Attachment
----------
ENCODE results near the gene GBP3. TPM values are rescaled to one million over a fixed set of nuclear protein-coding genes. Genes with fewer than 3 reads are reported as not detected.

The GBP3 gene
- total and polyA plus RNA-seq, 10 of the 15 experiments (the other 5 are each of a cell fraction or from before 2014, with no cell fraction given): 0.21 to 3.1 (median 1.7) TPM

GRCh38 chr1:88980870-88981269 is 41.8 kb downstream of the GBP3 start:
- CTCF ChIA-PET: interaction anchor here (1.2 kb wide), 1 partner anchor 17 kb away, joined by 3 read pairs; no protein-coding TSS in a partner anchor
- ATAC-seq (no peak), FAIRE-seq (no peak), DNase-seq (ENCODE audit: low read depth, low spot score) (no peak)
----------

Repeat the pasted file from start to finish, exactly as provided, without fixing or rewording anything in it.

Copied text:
ENCODE results near the gene GBP3. TPM values are rescaled to one million over a fixed set of nuclear protein-coding genes. Genes with fewer than 3 reads are reported as not detected.

The GBP3 gene
- total and polyA plus RNA-seq, 10 of the 15 experiments (the other 5 are each of a cell fraction or from before 2014, with no cell fraction given): 0.21 to 3.1 (median 1.7) TPM

GRCh38 chr1:88980870-88981269 is 41.8 kb downstream of the GBP3 start:
- CTCF ChIA-PET: interaction anchor here (1.2 kb wide), 1 partner anchor 17 kb away, joined by 3 read pairs; no protein-coding TSS in a partner anchor
- ATAC-seq (no peak), FAIRE-seq (no peak), DNase-seq (ENCODE audit: low read depth, low spot score) (no peak)